Microsoft's $44.6 billion bid to buy Yahoo is clearly a move to thwart rival Google from taking over the entire Internet, but such a deal also could give Microsoft a huge boost in the mobile market.
It's ridiculous to think that Microsoft would put together a deal of this magnitude for Yahoo's mobile assets alone. There are obviously other more pressing synergies and tie-ups between the companies. But the mobile piece of the story could be a nice added bonus that could pay huge dividends in the future.
Mobile is the next frontier for Internet companies. Nearly 3 billion people worldwide use cell phones today. That's nearly triple the number of people who have computers, so it makes sense that Internet companies like Google, Yahoo, and Microsoft would all see opportunity here.
And so far, each company has been taking stabs at addressing the market. Google offers its search and mapping applications on cell phones to help people find restaurants, movies, and shops when they're out and about.
But Google's long-term strategy appears to be one that takes more ownership of the services and devices in the mobile market. In November, Google announced Android, a new software development kit for cell phones that will essentially provide a new operating system and user interface tied closely to Google applications. Google is even bidding on wireless spectrum in a Federal Communications Commission 700MHz auction, in a move that could pit the company against cell phone providers like Verizon Wireless and AT&T.
Yahoo is also gunning for the mobile space. And the company has made significant inroads. Like Google it has adapted some of its traditional Web services, like search, for the mobile market. And it's done very well here. The company was ranked as the top Internet wireless Web brand in 2007 with more than 16 million unique visitors per month, according to Nielsen Mobile. Google held the No. 2 spot with roughly 11 million monthly visitors. And MSN came in third with more than 9 million.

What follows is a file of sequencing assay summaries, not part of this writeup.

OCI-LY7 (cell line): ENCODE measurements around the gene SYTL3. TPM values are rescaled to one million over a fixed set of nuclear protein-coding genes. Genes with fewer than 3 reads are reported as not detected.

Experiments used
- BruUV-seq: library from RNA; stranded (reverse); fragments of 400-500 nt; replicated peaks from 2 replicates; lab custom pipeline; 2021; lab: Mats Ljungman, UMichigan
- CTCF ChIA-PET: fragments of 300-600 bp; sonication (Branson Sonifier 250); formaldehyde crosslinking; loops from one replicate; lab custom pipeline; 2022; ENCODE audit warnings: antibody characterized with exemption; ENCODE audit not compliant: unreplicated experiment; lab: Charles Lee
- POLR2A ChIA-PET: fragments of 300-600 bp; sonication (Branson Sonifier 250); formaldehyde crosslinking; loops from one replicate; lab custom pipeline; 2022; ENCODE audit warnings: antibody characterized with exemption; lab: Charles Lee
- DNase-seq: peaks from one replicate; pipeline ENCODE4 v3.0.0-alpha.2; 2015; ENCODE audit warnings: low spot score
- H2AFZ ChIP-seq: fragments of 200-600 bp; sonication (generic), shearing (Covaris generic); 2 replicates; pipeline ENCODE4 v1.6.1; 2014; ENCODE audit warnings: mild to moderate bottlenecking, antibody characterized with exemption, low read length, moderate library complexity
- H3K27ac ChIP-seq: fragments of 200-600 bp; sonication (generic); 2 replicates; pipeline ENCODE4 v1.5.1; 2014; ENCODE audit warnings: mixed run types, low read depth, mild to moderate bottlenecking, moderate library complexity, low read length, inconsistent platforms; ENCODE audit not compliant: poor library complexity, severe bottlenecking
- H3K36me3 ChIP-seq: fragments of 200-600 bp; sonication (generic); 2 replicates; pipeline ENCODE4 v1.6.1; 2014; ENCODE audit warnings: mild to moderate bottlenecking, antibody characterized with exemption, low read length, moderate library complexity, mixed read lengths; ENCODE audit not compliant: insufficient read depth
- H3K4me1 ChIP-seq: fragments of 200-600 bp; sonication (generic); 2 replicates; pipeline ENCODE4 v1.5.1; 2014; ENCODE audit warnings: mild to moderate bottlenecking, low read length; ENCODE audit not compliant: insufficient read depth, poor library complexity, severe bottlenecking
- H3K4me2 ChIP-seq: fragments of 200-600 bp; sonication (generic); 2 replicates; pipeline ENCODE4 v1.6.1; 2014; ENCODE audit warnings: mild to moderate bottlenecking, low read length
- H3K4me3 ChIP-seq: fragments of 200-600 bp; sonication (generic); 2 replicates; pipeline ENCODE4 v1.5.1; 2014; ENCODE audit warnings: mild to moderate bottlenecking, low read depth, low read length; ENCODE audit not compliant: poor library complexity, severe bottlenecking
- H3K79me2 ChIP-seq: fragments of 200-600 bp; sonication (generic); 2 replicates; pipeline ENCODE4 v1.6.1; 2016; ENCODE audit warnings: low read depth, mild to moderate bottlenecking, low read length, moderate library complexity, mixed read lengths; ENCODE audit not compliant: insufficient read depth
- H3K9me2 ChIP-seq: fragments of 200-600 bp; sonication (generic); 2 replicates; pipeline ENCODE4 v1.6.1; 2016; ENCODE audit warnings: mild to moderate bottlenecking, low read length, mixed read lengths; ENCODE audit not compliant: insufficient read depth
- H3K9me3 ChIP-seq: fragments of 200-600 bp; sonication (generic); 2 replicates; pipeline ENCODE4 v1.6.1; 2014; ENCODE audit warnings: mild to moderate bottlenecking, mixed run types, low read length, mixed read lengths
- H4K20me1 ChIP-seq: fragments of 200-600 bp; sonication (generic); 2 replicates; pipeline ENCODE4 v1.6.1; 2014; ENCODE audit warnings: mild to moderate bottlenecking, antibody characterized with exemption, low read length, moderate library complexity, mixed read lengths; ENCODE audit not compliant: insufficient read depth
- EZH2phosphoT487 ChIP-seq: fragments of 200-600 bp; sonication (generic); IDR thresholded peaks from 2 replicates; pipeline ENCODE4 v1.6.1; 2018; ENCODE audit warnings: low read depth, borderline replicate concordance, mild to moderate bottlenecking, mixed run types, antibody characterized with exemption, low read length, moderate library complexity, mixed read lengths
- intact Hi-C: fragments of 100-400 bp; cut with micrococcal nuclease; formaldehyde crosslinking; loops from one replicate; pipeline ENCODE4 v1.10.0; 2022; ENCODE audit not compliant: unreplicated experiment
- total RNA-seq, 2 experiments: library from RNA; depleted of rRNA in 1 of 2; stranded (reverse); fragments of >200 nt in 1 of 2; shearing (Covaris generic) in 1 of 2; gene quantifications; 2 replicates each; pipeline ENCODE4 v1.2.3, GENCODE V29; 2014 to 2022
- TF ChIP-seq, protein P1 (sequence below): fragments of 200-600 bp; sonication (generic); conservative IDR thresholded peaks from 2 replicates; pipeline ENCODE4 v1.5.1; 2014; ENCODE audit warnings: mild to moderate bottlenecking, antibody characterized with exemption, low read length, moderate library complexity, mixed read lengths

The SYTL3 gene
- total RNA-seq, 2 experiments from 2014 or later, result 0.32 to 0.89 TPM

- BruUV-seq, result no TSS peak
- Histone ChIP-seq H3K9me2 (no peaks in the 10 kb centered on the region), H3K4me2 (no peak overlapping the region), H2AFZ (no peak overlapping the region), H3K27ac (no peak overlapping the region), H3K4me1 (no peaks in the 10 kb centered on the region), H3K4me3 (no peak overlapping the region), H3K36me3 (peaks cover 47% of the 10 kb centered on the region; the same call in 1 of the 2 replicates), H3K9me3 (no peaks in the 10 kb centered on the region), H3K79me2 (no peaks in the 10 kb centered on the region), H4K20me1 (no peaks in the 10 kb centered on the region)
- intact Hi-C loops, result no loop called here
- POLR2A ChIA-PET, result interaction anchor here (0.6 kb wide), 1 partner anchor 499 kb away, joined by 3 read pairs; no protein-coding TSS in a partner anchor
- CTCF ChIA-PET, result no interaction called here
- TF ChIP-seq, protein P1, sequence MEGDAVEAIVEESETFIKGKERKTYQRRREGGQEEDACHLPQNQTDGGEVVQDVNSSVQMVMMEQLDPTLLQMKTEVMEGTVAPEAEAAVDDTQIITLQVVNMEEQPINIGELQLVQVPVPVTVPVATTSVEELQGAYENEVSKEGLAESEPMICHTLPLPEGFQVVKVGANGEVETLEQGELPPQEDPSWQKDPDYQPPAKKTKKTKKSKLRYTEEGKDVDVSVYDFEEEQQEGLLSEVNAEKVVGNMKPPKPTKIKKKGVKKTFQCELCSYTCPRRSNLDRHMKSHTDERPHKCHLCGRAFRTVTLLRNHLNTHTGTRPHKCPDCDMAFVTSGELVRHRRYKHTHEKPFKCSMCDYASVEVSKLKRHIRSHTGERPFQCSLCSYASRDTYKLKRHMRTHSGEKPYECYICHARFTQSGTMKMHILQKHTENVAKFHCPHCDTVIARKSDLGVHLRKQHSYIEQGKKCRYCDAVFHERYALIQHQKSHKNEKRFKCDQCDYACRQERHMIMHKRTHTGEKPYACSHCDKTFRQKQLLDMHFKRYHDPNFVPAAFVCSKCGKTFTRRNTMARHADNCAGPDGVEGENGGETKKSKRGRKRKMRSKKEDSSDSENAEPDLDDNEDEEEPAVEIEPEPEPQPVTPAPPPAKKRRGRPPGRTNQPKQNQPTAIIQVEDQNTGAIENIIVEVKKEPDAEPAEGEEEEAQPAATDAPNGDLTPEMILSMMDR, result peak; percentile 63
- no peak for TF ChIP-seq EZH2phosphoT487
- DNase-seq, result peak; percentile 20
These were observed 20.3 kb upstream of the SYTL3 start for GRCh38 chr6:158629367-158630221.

Yahoo recently redesigned its mobile home page and announced Yahoo Go 3.0, which is open to widgets created by outsiders. It's also been rolling out new partnerships for mobile advertising. For example, Yahoo recently expanded its relationship with AT&T. The companies had originally teamed up on broadband services a few years ago, but now that relationship is extended and Yahoo will be providing search and display advertisements on PCs and mobile phones. This is a huge win for Yahoo because AT&T is the largest cell phone provider in the U.S. The company is also delivering display ads to Vodafone and T-Mobile in Europe and Rogers in Canada.
Yahoo's current mobile applications, plus its partnerships with carriers could complement Microsoft's mobile strategy very well. Microsoft has already been moving in this direction and has acquired some companies along the way that will allow it to bulk up its mobile offering. In March, it bought Tellme Networks, which provides voice services for nationwide directory assistance, enterprise customer service, and voice-enabled mobile search.
Combined Microsoft and Yahoo could be a strong force against Google. And a unified force could provide an opportunity to take back some dominance from Google. But then again Google overtook these companies once before, and there's certainly a chance the company will become the dominant player in the mobile Web as well.